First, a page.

The novelist talks to Emma Brockes about friendship, rivalry and being a ’30-year overnight success’Fiction asks a lot of people, says Meg Wolitzer, “to tell them that you need to learn about these characters, to take time out in your day from being frightened for your livelihood and your children, to think about Susan and Bill, who don’t exist. It’s a nervy thing to ask.” She asks it of herself every time she sits down to write – “What fiction ought to do” – and the answer had better be good. “The anxiety makes me a stronger writer.”The Interestings, Wolitzer’s ninth novel, is more ambitious than any she has written so far, tracking a group of friends from the moment they meet, at summer camp, up through the decades of their lives. It has done very well in the US, so that at 54, Wolitzer has become, as a friend joked to her recently, “a 30-year overnight success”. The novel deserves acclaim, but it is a surprising hit, perhaps, given its subject matter and the downbeat nature of the heroine. It is a novel about envy, but not in the grand sense. Rather, it unpicks the insidious resentment that grows …read more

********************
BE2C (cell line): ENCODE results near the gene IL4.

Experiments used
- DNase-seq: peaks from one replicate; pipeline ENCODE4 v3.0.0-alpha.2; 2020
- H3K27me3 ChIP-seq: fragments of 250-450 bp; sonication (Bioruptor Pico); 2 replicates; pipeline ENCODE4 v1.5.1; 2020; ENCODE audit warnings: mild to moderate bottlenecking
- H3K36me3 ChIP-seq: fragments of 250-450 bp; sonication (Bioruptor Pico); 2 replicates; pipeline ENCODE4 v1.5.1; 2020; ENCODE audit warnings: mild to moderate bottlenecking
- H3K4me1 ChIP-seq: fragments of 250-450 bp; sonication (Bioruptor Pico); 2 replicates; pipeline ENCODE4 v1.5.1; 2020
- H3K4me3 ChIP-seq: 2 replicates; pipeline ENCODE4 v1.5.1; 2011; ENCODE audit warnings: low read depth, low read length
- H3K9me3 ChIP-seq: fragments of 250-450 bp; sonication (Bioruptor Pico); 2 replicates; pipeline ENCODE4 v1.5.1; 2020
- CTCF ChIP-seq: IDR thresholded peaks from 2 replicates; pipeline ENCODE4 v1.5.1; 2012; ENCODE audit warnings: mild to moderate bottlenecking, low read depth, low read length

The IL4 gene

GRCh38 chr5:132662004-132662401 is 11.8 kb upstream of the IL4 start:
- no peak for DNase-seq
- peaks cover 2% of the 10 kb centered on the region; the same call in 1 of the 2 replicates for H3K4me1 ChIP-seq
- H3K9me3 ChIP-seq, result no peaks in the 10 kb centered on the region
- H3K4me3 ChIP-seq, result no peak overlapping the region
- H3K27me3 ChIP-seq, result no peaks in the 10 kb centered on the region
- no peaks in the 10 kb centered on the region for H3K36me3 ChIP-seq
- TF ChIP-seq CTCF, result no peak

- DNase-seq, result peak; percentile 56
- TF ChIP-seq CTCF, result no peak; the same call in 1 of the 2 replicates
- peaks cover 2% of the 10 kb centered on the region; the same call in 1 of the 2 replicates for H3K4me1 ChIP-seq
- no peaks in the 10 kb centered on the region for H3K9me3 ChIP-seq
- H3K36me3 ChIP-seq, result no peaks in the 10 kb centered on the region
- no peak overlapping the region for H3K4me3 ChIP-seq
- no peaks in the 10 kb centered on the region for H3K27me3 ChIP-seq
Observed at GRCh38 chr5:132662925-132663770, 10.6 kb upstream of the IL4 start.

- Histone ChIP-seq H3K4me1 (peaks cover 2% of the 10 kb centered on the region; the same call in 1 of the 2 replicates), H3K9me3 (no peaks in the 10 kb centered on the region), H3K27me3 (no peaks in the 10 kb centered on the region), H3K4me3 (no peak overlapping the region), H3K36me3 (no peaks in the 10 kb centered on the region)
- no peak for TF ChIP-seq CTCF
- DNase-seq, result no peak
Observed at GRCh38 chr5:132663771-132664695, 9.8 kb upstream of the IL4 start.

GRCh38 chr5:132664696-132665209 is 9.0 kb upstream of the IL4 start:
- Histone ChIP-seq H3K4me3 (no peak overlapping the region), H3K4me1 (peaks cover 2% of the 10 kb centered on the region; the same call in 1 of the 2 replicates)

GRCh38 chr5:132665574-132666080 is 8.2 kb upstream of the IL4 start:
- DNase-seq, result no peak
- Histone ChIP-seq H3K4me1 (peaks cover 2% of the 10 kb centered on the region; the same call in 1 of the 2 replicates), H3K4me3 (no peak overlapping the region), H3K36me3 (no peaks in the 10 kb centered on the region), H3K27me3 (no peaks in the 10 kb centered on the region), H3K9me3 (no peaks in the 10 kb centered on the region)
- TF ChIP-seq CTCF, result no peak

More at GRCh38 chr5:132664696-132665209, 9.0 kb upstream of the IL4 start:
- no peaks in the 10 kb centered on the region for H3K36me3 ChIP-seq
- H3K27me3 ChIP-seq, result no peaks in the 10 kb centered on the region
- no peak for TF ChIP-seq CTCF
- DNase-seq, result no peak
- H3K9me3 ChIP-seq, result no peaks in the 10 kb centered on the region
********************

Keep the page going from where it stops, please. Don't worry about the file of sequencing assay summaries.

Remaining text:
Via: The Guardian | Books